In the emotional aftermath of the September 11, 2001, attacks, people from all walks of life created and encountered memorials to those who were murdered. Vernacular art appeared almost everywhere—on walls, trees, playgrounds, vehicles, houses, tombstones, and even on bodies. This outpouring of grief and other acts of remembrance impelled photographer Jonathan Hyman to document and so preserve these largely impermanent, spontaneous expressions. His collection of 20,000 photographs, along with field notes and personal interviews, constitutes a unique archive of 9/11 public memory.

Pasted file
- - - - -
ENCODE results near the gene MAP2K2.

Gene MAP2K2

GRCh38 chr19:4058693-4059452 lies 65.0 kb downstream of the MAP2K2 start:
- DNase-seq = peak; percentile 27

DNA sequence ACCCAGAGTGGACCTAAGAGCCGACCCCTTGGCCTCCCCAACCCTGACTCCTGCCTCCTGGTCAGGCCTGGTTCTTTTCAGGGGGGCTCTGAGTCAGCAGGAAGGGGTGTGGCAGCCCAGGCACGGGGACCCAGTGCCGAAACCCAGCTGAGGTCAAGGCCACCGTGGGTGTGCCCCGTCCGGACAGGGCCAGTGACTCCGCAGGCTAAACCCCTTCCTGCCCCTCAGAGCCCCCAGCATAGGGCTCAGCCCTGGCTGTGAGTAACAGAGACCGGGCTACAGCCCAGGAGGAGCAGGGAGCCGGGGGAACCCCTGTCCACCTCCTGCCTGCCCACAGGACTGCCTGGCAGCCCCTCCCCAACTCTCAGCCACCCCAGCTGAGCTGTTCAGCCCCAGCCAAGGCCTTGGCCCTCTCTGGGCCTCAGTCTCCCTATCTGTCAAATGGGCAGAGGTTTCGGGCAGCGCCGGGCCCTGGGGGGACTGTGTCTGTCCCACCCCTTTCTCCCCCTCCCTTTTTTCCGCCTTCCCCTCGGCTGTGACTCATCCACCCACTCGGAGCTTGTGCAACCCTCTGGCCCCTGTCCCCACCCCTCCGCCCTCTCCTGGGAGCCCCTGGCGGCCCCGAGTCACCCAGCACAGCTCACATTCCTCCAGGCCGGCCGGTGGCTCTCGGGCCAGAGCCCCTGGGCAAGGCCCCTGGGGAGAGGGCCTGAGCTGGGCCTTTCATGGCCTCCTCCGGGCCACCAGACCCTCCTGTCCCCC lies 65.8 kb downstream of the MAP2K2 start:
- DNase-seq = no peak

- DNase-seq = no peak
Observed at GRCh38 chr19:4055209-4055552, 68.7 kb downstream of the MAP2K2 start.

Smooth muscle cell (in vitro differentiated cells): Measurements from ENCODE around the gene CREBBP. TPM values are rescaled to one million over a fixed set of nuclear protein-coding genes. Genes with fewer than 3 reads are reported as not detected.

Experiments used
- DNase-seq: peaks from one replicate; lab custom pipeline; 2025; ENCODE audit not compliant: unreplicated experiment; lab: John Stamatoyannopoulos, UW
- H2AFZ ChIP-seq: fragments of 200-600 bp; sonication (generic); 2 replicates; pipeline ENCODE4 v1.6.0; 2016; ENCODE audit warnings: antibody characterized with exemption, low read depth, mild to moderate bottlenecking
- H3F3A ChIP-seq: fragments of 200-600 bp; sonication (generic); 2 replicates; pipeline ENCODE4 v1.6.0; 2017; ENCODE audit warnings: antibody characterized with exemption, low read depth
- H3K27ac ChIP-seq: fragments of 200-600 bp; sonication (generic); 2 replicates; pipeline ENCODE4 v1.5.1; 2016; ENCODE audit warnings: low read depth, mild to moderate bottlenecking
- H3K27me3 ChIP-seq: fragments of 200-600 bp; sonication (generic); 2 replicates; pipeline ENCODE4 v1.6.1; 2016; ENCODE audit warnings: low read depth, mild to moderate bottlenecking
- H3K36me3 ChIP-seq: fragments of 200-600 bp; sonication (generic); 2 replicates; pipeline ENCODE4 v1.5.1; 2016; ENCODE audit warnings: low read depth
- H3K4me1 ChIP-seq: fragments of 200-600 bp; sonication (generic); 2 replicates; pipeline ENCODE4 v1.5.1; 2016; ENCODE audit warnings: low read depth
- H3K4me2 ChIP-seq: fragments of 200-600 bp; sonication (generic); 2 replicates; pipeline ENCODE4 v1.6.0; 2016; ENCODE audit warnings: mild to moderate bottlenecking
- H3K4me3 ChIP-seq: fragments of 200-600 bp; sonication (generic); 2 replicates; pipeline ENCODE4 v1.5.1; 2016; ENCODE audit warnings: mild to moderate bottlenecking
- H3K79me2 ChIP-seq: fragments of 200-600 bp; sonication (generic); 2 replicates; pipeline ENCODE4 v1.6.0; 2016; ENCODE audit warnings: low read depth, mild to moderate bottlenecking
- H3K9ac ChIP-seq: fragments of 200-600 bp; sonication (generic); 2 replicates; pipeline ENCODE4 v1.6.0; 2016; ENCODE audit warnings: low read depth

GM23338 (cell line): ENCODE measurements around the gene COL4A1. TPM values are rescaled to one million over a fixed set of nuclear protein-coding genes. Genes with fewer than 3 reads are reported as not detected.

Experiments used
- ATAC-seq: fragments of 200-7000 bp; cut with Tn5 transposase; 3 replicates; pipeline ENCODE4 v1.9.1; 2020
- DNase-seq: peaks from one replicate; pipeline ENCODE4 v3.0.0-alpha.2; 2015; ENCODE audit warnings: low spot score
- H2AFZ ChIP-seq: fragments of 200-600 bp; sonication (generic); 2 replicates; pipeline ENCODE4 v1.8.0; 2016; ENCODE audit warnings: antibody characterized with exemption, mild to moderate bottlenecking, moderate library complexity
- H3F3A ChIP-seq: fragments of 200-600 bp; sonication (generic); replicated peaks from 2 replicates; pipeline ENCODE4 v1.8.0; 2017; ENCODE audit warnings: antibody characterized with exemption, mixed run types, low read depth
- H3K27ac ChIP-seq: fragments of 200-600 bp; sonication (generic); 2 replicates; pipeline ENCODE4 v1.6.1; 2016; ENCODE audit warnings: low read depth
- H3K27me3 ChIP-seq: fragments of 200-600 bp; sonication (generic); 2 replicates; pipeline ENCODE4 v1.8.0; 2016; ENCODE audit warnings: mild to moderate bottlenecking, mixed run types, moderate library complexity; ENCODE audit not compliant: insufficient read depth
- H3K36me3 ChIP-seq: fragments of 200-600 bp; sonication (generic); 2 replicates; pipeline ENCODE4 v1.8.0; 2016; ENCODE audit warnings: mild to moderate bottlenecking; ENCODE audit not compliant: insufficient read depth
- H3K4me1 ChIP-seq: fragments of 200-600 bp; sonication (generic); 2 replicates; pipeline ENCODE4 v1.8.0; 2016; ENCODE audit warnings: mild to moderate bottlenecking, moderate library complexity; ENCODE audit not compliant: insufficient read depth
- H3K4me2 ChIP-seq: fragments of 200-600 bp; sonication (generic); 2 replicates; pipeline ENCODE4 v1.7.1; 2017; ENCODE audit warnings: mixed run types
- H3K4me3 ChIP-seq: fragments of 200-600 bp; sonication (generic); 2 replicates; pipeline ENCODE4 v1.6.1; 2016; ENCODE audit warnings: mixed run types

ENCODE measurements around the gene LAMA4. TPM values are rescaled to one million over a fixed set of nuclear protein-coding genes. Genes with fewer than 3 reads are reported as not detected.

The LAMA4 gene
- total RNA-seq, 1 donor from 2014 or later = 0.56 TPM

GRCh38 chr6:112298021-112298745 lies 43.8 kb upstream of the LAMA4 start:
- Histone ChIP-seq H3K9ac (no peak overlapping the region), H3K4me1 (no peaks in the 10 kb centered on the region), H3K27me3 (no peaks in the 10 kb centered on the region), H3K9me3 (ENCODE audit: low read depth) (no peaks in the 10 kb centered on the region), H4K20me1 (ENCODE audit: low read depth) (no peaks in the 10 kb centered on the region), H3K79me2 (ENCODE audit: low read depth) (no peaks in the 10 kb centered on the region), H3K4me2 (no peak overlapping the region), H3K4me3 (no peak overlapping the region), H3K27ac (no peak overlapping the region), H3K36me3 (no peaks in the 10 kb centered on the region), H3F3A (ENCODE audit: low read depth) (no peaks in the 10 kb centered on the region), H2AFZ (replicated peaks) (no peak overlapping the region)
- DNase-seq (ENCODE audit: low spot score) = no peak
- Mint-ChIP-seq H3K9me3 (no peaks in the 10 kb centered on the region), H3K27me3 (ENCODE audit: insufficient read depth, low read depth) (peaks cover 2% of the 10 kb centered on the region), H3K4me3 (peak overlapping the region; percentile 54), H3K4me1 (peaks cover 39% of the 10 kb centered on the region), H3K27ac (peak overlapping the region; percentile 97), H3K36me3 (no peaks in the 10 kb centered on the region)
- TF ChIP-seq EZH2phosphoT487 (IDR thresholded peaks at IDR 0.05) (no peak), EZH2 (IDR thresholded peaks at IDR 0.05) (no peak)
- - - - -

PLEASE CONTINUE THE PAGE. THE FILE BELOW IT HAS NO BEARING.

In The Landscapes of 9/11, Hyman offers readers a representative sampling of his photographs and also relates his own story in a clear and detailed narrative. He is joined by a diverse group of scholars and museum professionals, including editors Edward Linenthal and Christiane Gruber, who use the Hyman collection to investigate the cultural functions of memorial practices in the United States and beyond, including Northern Ireland, the Palestinian West Bank, and Iran.
Full disclosure: John Lucaites and I co-authored one of the essays in the volume. The book is being released this month in cloth and paper; you can order copies here.